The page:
Archive for February 2013

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[ecrea] Call for Papers - ECREA Communication Law and Policy Section

Tue Feb 05 17:29:07 GMT 2013

2013 Workshop of the ECREA’s Communication Law and Policy Section

Communication & Media Policy in Europe:
Assessing the Past, Setting Agendas for the Future
Call for Papers

The Communication Law and Policy section of ECREA invites abstracts for its 2013 workshop on Communication & Media Policy in Europe: Assessing the Past, Setting Agendas for the Future. The workshop will take place at MediaCityUK, Salford, Greater Manchester, UK, on October 25-26, 2013. It is hosted and organized by the University of Salford.

This workshop has two inter-related objectives. The first is to undertake an exploration of a range of the main conceptual and practical issues which have framed the academic analysis of communication and media policies in Europe over the course of at least the last decade. Second, the workshop will draw on this experience to explore key issues that can set the agenda for the short to medium term in communication and media policy in Europe. The workshop thus invites proposals for papers in a wide range of areas which, in their different ways, have in common the goal of addressing this dual purpose. Overall, the workshop aims to draw together policy lessons from the past and, in so doing, frame an agenda for the future. Papers may have as their focus empirical cases or conceptual and theoretical contributions, or both. Contributions may take a number of diverse foci individually or in some combination. These might range across the role and significance of policy actors, institutions, structures, instruments and processes in communication and media policy.

Below is a set of themes around which contributions might be centred, though ideas for papers which do not sit across one or more of these areas, but which address the core objectives of the conference, are also welcomed.

1) The Continued Role of Regulation

Issues of regulatory governance have sat at the heart of policies for the communications and media sector for decades and are now as strongly evident as ever. The regulatory governance of communications aims to evolve to keep pace with developments in technologies, services and markets, but often faces many challenges in so doing. Issues of regulation touch a broad range of areas concerned with the functioning of the communications sector: market making and monitoring; competitive relations between market protagonists; the nature and extent of public subsidies given to providers of communications media infrastructures and services; issues of equality of access and treatment; data protection and privacy. In particular, new developments in media – not least new social media and social networking activity which this has spawned – call forth particular challenges in terms of regulatory agendas. There is increasing evidence in the media sector of the emergence in new contexts of self- and co-regulation. Alongside this, the much studied convergence of media continues to raise major questions around the effective design of convergent regulation often drawing on the experience of different regulatory traditions and trajectories. What are the key current regulatory governance challenges in Europe and how have they become manifest? What regulatory solutions have been put forward nationally and internationally and what role have key actors such as governments, regulatory authorities, market actors and agents from civil society quarters played in the evolution of regulation? To what extent have regulatory solutions proved novel? To what extent have they displayed efficacy? What lessons can be learned from the experience and are these more widely applicable across the communications sector and beyond?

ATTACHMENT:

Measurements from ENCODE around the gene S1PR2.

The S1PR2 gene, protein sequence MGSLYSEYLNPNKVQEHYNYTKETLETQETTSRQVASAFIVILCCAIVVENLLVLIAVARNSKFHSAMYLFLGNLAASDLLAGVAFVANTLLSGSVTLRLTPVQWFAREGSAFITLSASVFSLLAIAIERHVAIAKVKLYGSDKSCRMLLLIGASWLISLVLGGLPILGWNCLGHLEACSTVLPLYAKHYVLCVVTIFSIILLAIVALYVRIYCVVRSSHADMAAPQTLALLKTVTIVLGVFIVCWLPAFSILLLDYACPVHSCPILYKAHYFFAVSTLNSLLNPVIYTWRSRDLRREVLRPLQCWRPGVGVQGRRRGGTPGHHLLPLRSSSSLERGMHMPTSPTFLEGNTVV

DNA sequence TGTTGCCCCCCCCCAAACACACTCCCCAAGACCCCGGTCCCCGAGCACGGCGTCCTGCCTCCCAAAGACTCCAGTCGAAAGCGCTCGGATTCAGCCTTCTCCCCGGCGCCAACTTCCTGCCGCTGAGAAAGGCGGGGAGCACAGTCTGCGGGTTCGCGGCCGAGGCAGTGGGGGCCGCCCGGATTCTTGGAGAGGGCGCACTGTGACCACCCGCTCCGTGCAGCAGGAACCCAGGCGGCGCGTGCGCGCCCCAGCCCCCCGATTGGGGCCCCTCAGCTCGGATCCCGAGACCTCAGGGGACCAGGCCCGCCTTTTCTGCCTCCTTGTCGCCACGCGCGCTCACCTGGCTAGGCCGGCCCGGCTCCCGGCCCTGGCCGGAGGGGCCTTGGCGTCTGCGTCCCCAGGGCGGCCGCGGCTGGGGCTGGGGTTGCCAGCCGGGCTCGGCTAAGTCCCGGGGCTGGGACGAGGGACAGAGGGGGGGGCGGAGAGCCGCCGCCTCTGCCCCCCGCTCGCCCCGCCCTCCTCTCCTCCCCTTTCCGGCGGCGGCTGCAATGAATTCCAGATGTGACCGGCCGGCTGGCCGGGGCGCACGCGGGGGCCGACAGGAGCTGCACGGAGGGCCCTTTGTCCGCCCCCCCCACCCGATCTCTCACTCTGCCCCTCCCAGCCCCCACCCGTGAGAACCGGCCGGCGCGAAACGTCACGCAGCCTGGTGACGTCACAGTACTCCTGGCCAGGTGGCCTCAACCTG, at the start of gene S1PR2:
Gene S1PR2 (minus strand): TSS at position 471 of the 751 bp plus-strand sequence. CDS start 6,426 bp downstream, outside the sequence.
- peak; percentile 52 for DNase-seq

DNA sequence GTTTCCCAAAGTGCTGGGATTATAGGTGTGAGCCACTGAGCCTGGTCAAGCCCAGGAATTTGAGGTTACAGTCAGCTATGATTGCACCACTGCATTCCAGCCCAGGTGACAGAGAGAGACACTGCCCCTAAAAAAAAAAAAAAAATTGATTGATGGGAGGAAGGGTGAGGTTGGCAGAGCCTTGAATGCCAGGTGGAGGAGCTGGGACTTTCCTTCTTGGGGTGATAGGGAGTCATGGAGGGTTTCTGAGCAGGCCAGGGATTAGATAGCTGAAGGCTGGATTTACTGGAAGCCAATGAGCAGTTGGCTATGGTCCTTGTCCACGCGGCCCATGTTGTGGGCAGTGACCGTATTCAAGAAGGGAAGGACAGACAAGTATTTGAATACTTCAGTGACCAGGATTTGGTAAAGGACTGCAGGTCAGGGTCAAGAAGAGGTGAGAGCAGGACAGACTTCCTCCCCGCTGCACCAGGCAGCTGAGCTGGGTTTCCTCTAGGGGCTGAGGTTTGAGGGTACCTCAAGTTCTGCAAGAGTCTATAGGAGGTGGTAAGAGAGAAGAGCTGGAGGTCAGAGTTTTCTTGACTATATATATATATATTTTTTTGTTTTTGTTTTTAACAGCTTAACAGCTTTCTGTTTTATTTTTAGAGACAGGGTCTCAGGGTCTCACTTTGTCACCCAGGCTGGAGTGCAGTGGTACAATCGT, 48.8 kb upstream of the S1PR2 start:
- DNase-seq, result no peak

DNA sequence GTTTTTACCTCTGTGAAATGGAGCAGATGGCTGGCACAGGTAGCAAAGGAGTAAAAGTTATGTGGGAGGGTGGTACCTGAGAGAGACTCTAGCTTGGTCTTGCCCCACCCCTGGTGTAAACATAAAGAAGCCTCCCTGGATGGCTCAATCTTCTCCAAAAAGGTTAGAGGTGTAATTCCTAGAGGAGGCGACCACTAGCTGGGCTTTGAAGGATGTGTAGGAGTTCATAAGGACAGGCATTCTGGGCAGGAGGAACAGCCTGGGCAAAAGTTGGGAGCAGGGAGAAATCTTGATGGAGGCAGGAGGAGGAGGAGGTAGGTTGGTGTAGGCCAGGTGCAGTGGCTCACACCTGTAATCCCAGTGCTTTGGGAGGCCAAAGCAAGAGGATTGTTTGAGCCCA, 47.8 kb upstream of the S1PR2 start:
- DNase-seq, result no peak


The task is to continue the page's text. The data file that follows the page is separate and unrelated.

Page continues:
2) New Networks and Services Infrastructures